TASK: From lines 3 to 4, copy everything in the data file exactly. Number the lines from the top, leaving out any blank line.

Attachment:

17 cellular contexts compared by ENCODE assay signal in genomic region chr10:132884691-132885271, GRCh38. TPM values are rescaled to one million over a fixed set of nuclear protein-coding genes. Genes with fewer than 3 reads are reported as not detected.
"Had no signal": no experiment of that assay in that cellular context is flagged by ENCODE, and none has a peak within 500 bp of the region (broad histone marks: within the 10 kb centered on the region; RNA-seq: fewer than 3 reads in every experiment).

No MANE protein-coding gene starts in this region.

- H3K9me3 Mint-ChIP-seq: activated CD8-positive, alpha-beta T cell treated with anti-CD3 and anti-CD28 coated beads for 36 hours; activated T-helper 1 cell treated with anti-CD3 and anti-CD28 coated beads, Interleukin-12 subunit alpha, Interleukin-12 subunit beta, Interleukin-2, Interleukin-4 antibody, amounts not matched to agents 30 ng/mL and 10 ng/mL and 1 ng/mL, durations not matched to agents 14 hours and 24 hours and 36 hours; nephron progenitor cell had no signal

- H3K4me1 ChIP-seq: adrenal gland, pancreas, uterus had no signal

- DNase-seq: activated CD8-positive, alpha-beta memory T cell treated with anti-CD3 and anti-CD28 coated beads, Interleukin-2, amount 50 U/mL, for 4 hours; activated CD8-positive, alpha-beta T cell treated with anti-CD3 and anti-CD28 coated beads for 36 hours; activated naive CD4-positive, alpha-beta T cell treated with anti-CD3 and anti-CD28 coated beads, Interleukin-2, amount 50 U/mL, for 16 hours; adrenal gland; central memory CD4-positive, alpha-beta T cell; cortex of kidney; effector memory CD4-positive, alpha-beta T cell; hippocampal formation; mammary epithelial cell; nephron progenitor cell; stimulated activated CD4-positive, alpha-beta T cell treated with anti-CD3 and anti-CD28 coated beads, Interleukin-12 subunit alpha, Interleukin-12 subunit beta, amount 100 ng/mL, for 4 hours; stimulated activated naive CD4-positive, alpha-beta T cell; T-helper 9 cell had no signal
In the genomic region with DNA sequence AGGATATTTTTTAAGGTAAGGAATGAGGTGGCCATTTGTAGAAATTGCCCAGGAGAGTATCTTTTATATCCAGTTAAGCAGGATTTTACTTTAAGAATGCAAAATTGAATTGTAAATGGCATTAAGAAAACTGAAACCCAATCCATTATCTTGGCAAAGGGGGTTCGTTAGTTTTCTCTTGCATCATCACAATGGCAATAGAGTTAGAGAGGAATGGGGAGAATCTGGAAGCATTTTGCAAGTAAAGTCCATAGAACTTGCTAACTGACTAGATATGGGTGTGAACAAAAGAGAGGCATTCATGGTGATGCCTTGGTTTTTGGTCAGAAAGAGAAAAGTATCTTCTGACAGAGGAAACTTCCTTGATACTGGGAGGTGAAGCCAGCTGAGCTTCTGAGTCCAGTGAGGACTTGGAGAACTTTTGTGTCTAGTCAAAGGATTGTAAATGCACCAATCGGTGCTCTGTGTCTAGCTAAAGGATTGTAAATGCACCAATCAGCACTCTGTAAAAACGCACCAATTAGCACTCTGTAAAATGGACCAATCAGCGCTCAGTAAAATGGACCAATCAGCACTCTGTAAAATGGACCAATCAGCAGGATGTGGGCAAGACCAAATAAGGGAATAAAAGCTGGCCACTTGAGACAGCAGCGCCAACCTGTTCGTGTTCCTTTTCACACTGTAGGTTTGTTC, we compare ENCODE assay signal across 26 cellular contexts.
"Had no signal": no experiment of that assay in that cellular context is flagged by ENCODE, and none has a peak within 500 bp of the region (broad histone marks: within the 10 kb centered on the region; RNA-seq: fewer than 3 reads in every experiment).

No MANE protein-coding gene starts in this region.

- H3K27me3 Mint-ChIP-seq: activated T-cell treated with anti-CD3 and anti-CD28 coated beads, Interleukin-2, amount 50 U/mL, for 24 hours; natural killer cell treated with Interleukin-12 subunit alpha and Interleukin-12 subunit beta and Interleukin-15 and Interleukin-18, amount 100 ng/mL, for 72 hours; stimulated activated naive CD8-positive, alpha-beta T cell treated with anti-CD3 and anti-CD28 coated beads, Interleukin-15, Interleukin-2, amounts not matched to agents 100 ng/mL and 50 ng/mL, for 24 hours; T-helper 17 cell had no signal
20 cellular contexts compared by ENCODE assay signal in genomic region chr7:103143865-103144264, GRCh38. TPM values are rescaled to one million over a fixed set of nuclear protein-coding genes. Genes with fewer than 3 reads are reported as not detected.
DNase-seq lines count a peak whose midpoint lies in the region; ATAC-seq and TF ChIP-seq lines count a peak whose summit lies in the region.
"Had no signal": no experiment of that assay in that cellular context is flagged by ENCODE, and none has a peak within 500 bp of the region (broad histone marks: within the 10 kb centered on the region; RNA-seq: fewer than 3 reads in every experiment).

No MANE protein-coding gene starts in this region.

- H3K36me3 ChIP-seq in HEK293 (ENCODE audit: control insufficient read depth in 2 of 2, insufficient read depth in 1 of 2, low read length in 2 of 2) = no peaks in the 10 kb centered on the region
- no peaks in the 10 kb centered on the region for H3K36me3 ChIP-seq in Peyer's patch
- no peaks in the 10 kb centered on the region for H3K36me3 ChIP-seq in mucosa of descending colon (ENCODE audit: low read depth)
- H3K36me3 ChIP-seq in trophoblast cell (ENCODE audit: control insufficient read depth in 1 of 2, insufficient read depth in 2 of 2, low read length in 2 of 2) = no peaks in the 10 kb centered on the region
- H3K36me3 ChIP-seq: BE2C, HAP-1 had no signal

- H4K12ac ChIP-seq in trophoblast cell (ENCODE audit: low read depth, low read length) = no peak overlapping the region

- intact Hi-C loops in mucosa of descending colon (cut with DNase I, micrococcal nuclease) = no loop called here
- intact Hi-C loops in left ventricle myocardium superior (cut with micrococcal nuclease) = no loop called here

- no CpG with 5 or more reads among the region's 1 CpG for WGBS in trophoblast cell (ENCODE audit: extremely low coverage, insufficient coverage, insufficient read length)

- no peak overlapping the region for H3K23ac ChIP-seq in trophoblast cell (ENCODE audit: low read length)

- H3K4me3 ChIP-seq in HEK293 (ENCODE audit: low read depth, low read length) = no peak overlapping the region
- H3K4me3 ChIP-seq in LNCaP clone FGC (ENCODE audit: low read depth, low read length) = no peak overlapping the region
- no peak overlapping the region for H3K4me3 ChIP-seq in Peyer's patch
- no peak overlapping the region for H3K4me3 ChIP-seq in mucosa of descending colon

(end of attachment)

No MANE protein-coding gene starts in this region.

- H3K9me3 Mint-ChIP-seq: activated CD8-positive, alpha-beta T cell treated with anti-CD3 and anti-CD28 coated beads for 36 hours; activated T-helper 1 cell treated with anti-CD3 and anti-CD28 coated beads, Interleukin-12 subunit alpha, Interleukin-12 subunit beta, Interleukin-2, Interleukin-4 antibody, amounts not matched to agents 30 ng/mL and 10 ng/mL and 1 ng/mL, durations not matched to agents 14 hours and 24 hours and 36 hours; nephron progenitor cell had no signal